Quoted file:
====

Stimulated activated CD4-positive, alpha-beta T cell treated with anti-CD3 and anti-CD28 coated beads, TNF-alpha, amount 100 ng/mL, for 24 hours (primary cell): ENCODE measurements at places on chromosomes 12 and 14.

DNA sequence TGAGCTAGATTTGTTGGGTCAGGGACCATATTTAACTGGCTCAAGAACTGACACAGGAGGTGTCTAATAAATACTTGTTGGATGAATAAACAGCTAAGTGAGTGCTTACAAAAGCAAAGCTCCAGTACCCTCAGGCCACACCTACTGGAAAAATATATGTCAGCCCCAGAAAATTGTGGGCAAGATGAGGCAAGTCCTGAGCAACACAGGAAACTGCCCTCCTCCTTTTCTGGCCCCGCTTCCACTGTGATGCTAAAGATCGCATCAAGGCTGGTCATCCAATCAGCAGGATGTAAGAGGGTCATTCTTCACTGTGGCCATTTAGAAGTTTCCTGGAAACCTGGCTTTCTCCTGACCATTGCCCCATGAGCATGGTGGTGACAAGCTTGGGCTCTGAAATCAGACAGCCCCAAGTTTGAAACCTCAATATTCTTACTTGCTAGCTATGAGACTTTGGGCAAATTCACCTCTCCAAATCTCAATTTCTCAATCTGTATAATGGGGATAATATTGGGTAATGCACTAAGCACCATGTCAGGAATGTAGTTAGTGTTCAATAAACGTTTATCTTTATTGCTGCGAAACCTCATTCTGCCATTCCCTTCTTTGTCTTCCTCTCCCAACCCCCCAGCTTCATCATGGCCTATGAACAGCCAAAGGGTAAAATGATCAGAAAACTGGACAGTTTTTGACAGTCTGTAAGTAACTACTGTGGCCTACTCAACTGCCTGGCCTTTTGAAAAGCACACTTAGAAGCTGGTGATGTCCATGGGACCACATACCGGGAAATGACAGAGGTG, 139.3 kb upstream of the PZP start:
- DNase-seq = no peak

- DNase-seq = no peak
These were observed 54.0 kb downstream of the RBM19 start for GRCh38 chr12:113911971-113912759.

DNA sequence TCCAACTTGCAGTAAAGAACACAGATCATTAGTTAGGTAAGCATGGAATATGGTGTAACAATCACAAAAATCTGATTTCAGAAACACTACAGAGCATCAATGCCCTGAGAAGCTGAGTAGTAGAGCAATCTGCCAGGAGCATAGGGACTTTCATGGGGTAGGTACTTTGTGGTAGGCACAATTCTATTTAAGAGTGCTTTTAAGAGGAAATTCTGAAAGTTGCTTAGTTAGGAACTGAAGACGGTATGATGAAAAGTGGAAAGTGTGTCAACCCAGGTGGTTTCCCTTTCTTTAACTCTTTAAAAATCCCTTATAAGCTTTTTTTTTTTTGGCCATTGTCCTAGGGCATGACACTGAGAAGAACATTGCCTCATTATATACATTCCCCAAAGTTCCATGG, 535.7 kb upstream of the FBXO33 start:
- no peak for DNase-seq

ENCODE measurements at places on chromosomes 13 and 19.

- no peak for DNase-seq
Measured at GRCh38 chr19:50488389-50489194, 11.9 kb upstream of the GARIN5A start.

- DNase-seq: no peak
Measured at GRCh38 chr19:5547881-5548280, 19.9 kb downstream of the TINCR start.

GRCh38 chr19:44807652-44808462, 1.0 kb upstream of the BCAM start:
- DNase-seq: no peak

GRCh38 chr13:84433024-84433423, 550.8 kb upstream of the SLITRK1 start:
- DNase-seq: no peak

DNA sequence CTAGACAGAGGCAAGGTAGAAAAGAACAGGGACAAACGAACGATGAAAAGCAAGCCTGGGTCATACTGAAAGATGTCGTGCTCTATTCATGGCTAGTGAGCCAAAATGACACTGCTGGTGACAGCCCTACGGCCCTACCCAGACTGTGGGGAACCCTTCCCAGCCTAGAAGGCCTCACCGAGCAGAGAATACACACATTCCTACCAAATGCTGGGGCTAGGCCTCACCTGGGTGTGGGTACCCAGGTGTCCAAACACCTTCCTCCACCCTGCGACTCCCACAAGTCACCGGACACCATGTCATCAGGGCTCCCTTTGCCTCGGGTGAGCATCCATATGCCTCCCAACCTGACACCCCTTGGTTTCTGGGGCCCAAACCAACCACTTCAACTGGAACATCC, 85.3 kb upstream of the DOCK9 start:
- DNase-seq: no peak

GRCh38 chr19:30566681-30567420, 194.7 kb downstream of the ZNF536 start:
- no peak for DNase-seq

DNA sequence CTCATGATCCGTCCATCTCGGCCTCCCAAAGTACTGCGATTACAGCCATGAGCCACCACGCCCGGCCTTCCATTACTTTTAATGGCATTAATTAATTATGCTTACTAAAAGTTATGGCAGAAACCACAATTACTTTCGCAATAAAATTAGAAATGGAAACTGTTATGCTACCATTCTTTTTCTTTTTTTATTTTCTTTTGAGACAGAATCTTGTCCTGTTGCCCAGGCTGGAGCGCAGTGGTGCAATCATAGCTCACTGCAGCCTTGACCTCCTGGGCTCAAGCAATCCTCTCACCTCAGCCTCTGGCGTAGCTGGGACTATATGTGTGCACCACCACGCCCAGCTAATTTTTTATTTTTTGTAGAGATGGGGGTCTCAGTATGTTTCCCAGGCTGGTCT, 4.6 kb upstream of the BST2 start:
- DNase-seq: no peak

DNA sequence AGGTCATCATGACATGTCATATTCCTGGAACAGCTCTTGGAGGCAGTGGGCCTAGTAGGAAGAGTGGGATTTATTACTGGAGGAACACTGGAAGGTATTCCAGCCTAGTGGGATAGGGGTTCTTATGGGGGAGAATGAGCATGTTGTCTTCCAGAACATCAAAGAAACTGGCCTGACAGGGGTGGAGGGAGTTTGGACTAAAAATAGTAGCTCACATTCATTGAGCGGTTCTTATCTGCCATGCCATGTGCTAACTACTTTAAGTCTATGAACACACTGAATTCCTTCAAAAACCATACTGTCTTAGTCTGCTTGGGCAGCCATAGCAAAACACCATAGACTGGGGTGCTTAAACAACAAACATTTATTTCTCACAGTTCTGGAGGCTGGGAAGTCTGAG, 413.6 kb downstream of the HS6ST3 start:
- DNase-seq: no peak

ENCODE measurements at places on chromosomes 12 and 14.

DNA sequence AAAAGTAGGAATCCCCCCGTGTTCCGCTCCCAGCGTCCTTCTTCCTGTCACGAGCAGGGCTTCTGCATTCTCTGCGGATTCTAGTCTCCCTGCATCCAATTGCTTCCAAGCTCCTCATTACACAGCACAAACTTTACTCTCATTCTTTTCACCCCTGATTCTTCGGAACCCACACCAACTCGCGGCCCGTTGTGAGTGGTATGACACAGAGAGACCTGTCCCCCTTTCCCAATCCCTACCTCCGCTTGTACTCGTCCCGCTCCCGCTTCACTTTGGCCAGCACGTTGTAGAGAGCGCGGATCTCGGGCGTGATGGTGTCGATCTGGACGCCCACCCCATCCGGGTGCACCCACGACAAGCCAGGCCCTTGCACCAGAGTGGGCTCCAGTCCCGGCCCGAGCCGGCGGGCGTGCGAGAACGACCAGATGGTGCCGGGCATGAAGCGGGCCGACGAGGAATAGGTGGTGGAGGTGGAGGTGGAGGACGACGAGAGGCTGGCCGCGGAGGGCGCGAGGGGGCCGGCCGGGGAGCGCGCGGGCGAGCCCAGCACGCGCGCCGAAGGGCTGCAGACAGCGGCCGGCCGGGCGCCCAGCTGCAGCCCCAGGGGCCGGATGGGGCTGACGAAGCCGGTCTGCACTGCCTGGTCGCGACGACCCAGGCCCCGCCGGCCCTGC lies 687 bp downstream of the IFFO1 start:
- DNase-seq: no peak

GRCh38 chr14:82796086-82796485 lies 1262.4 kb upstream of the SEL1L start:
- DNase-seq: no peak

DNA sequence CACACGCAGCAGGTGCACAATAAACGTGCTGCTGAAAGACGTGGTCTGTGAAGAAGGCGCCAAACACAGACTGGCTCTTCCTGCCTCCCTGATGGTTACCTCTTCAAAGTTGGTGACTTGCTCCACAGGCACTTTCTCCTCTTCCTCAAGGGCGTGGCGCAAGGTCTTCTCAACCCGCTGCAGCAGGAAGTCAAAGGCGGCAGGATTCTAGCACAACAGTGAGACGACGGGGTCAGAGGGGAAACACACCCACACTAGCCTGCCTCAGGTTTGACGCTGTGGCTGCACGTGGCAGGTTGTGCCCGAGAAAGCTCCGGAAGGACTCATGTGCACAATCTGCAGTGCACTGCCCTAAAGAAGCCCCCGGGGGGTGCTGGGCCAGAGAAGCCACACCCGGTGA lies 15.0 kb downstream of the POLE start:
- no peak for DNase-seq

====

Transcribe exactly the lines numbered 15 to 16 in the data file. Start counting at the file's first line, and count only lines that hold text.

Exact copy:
GRCh38 chr13:84433024-84433423, 550.8 kb upstream of the SLITRK1 start:
- DNase-seq: no peak